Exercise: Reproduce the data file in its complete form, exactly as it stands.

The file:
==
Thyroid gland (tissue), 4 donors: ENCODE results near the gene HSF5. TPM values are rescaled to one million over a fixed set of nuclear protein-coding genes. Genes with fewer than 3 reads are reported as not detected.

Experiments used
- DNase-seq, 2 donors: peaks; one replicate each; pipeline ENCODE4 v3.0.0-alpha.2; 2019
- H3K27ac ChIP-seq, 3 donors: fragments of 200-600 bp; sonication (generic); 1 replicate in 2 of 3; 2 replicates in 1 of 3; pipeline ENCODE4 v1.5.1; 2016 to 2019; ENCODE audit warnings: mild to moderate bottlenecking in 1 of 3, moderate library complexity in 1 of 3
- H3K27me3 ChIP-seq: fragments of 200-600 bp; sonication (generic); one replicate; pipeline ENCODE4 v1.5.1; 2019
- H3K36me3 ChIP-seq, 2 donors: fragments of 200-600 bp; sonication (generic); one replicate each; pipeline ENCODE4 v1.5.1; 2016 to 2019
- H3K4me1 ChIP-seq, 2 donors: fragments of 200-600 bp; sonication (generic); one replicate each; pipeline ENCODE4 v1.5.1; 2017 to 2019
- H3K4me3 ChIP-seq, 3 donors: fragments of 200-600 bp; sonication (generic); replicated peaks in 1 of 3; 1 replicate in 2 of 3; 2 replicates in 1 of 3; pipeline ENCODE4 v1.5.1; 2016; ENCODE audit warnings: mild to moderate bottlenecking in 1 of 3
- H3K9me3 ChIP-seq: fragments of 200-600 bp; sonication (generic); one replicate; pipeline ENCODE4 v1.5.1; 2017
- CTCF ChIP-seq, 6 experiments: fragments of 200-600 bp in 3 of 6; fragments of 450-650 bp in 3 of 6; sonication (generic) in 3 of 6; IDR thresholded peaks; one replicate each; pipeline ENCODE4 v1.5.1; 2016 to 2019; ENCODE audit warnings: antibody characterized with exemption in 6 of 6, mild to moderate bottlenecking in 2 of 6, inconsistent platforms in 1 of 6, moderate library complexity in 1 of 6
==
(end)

Thyroid gland (tissue), 4 donors: ENCODE results near the gene HSF5. TPM values are rescaled to one million over a fixed set of nuclear protein-coding genes. Genes with fewer than 3 reads are reported as not detected.

Experiments used
- DNase-seq, 2 donors: peaks; one replicate each; pipeline ENCODE4 v3.0.0-alpha.2; 2019
- H3K27ac ChIP-seq, 3 donors: fragments of 200-600 bp; sonication (generic); 1 replicate in 2 of 3; 2 replicates in 1 of 3; pipeline ENCODE4 v1.5.1; 2016 to 2019; ENCODE audit warnings: mild to moderate bottlenecking in 1 of 3, moderate library complexity in 1 of 3
- H3K27me3 ChIP-seq: fragments of 200-600 bp; sonication (generic); one replicate; pipeline ENCODE4 v1.5.1; 2019
- H3K36me3 ChIP-seq, 2 donors: fragments of 200-600 bp; sonication (generic); one replicate each; pipeline ENCODE4 v1.5.1; 2016 to 2019
- H3K4me1 ChIP-seq, 2 donors: fragments of 200-600 bp; sonication (generic); one replicate each; pipeline ENCODE4 v1.5.1; 2017 to 2019
- H3K4me3 ChIP-seq, 3 donors: fragments of 200-600 bp; sonication (generic); replicated peaks in 1 of 3; 1 replicate in 2 of 3; 2 replicates in 1 of 3; pipeline ENCODE4 v1.5.1; 2016; ENCODE audit warnings: mild to moderate bottlenecking in 1 of 3
- H3K9me3 ChIP-seq: fragments of 200-600 bp; sonication (generic); one replicate; pipeline ENCODE4 v1.5.1; 2017
- CTCF ChIP-seq, 6 experiments: fragments of 200-600 bp in 3 of 6; fragments of 450-650 bp in 3 of 6; sonication (generic) in 3 of 6; IDR thresholded peaks; one replicate each; pipeline ENCODE4 v1.5.1; 2016 to 2019; ENCODE audit warnings: antibody characterized with exemption in 6 of 6, mild to moderate bottlenecking in 2 of 6, inconsistent platforms in 1 of 6, moderate library complexity in 1 of 6